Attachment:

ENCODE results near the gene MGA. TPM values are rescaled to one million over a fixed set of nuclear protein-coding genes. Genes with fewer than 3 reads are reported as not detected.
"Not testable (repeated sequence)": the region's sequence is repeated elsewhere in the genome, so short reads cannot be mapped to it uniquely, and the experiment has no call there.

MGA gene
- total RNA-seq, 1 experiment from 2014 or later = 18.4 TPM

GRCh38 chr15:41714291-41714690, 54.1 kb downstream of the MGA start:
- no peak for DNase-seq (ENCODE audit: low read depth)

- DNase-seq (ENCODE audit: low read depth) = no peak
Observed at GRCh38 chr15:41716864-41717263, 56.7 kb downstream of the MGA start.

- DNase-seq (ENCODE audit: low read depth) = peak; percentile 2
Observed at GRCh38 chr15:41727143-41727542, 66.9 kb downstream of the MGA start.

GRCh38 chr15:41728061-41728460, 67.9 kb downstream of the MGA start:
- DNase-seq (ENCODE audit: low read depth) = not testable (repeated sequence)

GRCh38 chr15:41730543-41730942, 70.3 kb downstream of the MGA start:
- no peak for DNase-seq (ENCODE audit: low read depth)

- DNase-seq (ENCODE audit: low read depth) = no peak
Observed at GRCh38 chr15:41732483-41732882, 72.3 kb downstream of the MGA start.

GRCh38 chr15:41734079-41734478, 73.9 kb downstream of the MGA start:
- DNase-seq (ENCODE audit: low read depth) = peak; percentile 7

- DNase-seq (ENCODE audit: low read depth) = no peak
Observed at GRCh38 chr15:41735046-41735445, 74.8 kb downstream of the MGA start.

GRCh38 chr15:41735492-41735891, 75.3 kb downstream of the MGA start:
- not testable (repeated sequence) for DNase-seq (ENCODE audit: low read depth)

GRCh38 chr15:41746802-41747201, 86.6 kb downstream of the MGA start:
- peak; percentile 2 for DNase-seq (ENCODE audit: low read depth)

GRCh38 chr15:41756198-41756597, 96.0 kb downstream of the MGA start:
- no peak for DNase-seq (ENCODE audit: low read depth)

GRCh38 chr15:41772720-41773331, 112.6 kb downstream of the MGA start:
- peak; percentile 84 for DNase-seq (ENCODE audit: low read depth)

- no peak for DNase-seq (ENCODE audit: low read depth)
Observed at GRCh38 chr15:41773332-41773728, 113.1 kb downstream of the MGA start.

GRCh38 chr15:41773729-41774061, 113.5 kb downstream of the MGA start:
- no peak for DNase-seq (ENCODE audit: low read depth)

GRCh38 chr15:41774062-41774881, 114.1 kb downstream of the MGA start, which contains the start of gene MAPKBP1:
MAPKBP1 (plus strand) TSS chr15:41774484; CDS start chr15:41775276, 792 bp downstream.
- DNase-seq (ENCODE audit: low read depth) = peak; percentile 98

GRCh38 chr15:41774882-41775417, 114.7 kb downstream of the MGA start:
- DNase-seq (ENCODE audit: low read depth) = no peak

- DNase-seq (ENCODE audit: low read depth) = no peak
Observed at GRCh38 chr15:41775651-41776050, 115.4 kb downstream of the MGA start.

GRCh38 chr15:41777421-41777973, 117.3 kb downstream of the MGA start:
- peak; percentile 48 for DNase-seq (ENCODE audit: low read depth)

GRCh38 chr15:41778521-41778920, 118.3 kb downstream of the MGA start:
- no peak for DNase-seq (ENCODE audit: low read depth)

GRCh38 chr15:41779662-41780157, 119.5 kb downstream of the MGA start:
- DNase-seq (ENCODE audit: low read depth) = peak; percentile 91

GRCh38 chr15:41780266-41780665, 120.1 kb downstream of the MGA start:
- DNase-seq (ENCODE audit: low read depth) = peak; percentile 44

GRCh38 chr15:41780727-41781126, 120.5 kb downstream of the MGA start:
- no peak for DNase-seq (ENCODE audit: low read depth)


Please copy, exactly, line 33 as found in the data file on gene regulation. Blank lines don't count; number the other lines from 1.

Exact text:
GRCh38 chr15:41774062-41774881, 114.1 kb downstream of the MGA start, which contains the start of gene MAPKBP1: